It is really not possible to do justice to Pope St John Paul II’s thoughts regarding the family in a small space. Suffice it to say he argues persuasively that the family is the “fundamental cell” of society, and its protection and cultivation is essential to a humane society. I would say its hard to dispute that. Unfortunately as George Orwell said “….. we have now sunk to a depth at which the restatement of the obvious is the first duty of intelligent men”  Again I would urge everyone to read the entire letter at the above link.


Finally we would be remiss if we forget John Paul IIs devotion to the Blessed Mother. We will return to this topic in future posts. For now I simply encourage everyone to recall John Paul IIs letter on the Rosary in which he introduces the “Luminous mysteries”. The full letter can be read here .  It too is an under-appreciated gem. In it John Paul II outlines the nature of the Rosary and links it to not just honoring Mary but to contemplative prayer in general. In particular one who says the Rosary joins with Mary in contemplating the Gospels, with every phase in the life of Christ being featured, Traditionally The Joyful Mysteries focused on the events surrounding the Incarnation, The Passion is featured in the Sorrowful Mysteries and the events associated with the Resurrection are called to mind by the Glorious Mysterious. In this Letter John Paul II gave us the Luminous Mysteries which focus on events in the Public Ministry of Jesus. There is a beauty to this that really makes it feel that the Holy Spirit was at work here. One other startling feature of this letter is that the Pope links the rosary to two parallel crises that are defining the new millennium, the assault on the family and the rise of radical Islam. It is significant that the “luminous mysteries” were given to us shortly after the threat of radical Islam was demonstrated by the events of 9/11. It is useful to call to mind the Popes actual words:

“A number of historical circumstances also make a revival of the Rosary quite timely. First of all, the need to implore from God the gift of peace. The Rosary has many times been proposed by my predecessors and myself as a prayer for peace. At the start of a millennium which began with the terrifying attacks of 11 September 2001, a millennium which witnesses every day innumerous parts of the world fresh scenes of bloodshed and violence, to rediscover the Rosary means to immerse oneself in contemplation of the mystery of Christ who “is our peace”, since he made “the two of us one, and broke down the dividing wall of hostility” (Eph 2:14). Consequently, one cannot recite the Rosary without feeling caught up in a clear commitment to advancing peace, especially in the land of Jesus, still so sorely afflicted and so close to the heart of every Christian.
A similar need for commitment and prayer arises in relation to another critical contemporary issue: the family, the primary cell of society, increasingly menaced by forces of disintegration on both the ideological and practical planes, so as to make us fear for the future of this fundamental and indispensable institution and, with it, for the future of society as a whole. The revival of the Rosary in Christian families, within the context of a broader pastoral ministry to the family, will be an effective aid to countering the devastating effects of this crisis typical of our age.”

It is perhaps fitting that this letter written in 2002 is probably the beginning of the end of the John Paul II era in the Church. The previous year the Pope was diagnosed with Parkinson’s disease (indeed probably had the diagnosis earlier, but the disease had progressed to the point that it had to be revealed publicly.) Many of the features that critics of the John Paul II papacy point to can be traced to this time period. The Priest abuse crisis emerged in 2001-2002 (Cases were first required to be reported to Rome in 2001), the debacle that was the handling of the case of Legionaire’ s of Christ founder Marcial Maciel, the kissing of the Koran… All of these things were the deeds of the debilitated, slowly dying John Paul II in his waning years, not the vigorous charismatic John Paul II of 1978 through the end of the millennium.  The Pope’s health began rapidly declining as the new millennium began. This period overlapped sadly coincided with the time that attacks on the family increased and radical Islam fully emerged as a grave problem and corruption of theism. It is fitting that Pope St John Paul II leaves us with the rosary as the last weapon against these evils. It is a sorrow that the Pope who was instrumental in ending the Cold War could not relish this great victory over evil, but as his health declined witnessed new threats to the world.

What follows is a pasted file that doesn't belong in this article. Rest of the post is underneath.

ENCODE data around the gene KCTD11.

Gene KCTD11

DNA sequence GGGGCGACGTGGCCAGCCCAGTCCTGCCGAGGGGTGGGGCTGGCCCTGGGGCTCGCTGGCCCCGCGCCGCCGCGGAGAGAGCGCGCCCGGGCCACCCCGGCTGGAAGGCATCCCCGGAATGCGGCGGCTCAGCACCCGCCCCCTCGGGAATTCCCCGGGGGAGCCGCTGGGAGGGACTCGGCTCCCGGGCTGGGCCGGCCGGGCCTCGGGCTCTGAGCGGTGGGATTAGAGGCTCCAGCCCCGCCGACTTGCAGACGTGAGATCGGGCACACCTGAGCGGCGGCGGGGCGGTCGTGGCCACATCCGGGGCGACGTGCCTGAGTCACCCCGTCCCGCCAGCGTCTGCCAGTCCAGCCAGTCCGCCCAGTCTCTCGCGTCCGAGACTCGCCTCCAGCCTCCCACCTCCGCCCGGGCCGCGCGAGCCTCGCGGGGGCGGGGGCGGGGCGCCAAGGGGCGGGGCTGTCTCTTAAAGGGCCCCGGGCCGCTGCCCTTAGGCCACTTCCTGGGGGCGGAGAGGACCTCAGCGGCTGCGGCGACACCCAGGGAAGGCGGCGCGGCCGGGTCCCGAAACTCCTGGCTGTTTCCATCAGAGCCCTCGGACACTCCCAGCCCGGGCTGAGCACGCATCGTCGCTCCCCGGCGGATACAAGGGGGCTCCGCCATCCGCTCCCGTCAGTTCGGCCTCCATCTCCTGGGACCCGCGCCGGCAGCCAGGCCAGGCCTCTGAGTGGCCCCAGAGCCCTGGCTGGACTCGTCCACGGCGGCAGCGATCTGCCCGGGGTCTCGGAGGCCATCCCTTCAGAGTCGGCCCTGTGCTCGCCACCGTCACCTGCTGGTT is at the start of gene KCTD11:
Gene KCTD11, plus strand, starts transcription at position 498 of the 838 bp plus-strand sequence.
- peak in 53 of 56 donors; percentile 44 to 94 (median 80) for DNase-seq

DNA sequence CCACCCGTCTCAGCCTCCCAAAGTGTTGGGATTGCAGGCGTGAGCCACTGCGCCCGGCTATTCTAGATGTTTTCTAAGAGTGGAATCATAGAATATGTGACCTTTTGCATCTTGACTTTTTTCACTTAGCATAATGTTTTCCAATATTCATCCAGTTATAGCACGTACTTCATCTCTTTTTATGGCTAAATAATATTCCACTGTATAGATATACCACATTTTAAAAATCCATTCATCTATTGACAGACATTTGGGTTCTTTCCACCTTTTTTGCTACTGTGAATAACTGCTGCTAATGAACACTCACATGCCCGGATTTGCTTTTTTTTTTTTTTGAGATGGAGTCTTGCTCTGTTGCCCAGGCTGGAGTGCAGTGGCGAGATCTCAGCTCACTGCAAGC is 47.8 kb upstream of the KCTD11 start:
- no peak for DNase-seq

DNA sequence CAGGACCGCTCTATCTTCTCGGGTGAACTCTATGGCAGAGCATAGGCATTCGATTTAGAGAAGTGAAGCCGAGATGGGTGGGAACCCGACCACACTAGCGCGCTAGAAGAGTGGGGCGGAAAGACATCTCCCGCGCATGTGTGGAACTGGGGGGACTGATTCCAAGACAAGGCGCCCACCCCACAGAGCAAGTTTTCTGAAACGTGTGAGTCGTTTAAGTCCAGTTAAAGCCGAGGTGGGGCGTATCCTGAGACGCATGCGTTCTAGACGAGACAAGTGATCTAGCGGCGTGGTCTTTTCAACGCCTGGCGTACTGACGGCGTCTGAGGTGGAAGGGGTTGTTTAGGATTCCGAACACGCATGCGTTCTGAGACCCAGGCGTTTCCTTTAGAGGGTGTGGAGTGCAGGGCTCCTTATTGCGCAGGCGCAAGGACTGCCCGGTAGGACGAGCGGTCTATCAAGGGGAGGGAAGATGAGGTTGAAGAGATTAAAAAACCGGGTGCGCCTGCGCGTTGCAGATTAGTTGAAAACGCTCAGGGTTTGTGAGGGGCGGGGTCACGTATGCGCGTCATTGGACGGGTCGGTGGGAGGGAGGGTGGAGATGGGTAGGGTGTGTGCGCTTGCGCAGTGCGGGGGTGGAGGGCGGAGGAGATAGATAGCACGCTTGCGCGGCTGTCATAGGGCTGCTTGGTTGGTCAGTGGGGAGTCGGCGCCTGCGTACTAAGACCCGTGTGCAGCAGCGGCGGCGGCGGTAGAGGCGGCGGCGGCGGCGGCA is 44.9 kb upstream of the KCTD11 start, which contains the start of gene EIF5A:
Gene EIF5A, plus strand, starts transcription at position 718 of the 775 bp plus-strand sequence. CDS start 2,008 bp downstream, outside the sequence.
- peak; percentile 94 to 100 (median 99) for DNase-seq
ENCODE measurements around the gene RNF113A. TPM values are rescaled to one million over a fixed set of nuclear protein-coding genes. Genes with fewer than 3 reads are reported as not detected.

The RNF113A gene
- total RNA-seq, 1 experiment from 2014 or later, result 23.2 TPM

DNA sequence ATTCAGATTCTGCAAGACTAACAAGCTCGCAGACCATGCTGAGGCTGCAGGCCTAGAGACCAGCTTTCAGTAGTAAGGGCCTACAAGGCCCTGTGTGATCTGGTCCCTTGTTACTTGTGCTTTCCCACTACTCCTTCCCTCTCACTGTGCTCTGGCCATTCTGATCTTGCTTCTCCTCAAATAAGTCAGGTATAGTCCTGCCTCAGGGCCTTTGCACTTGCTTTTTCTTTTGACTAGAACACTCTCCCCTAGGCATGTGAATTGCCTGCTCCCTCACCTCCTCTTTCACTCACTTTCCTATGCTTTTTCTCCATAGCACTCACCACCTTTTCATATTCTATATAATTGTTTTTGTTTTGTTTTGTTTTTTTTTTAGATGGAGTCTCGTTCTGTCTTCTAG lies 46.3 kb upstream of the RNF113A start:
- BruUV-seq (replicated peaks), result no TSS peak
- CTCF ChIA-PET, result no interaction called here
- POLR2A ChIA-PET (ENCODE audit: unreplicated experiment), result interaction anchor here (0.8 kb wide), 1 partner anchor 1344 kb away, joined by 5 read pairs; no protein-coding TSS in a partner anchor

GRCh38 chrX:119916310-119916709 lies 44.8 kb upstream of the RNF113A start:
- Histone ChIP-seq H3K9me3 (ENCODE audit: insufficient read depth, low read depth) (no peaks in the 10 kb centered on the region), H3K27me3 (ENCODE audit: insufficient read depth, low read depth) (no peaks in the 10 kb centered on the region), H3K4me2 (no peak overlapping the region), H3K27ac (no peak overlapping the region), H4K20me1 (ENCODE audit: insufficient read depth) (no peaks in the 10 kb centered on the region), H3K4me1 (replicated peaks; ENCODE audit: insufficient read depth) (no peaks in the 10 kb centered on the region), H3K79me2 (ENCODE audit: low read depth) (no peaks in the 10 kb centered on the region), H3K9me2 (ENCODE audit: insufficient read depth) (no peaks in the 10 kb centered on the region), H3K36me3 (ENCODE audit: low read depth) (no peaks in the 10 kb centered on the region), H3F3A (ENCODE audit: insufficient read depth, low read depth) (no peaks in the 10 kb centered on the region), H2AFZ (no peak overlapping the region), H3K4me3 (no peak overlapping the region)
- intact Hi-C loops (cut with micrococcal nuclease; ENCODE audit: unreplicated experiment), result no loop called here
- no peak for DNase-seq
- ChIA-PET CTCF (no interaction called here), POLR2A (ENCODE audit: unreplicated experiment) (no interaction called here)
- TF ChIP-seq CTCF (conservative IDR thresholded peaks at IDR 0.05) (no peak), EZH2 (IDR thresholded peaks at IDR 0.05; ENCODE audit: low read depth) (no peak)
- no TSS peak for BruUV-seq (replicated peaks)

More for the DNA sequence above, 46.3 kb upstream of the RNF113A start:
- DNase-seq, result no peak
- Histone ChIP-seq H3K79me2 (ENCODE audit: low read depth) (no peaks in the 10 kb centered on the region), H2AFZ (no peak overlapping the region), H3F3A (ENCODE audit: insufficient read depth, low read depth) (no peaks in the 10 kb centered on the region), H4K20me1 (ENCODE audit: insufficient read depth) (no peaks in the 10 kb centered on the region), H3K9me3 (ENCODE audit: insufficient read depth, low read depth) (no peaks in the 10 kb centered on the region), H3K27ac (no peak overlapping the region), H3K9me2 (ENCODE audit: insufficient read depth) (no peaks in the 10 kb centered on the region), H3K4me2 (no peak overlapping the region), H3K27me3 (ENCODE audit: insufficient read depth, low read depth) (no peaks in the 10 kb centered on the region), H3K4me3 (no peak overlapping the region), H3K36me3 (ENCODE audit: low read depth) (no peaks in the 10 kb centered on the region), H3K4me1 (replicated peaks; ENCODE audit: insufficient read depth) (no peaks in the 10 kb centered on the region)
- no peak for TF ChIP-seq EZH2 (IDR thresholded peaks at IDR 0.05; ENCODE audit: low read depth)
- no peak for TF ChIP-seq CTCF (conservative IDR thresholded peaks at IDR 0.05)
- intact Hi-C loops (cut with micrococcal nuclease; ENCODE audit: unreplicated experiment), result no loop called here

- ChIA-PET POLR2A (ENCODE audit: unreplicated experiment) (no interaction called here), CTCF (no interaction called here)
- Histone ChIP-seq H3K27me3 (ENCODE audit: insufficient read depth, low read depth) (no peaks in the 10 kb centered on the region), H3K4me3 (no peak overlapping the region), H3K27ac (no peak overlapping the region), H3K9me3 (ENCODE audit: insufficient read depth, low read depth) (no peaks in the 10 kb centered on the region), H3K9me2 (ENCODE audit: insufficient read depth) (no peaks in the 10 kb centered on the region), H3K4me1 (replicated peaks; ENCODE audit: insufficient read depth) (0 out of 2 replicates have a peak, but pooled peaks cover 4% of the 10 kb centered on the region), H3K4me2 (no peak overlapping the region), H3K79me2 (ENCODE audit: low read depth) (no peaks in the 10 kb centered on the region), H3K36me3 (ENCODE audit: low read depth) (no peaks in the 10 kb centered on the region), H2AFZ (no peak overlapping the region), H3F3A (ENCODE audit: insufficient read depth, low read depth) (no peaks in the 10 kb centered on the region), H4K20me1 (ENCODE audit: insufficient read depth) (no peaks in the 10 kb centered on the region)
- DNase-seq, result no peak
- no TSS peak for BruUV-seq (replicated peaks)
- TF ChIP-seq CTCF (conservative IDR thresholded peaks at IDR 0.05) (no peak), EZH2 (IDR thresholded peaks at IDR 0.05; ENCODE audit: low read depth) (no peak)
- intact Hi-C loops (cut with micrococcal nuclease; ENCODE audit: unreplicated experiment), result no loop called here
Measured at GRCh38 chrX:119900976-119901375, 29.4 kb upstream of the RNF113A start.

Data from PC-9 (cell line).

It has been suggested that the Pope at the end of his life may have been suffering from a degree of dementia. Dementia is common in advanced Parkinson’s disease and one is not showing disrespect to the Pope to point out that this could quite possibly be the situation in John Paul II’s case. In fact a brief but poignant piece by Fox News  journalist Major Garrett points out that all three of the historic figures who largely were responsible for the bloodless end of the Soviet communism may not have been able to recall what they did before they died, as all of them had some degree of dementia. This is certain in the case of President Reagan and Lady Thatcher, and quite plausible in the case of John Paul II. The entire piece (which is really a tribute) can be read here .

I will close with a comment from that piece:


“For leaders now: Heed the instructive lesson laced through these three lives. Study, if you dare, the implications of their tragically dimmed memories and their heartbreaking walk down that vacant corridor toward death.
They took not wealth. They took not memory.
Yet they left a world transformed.
Lead not for wealth. Lead not for memory.
Lead as if years hence you can’t explain what you did or why, because you can’t remember.
Lead in a way that will not require it”.

St John Paul II transformed the world; he can continue to do so by his example and by his prayers for us in this time of upheaval.
St John Paul II pray for us!

images JP II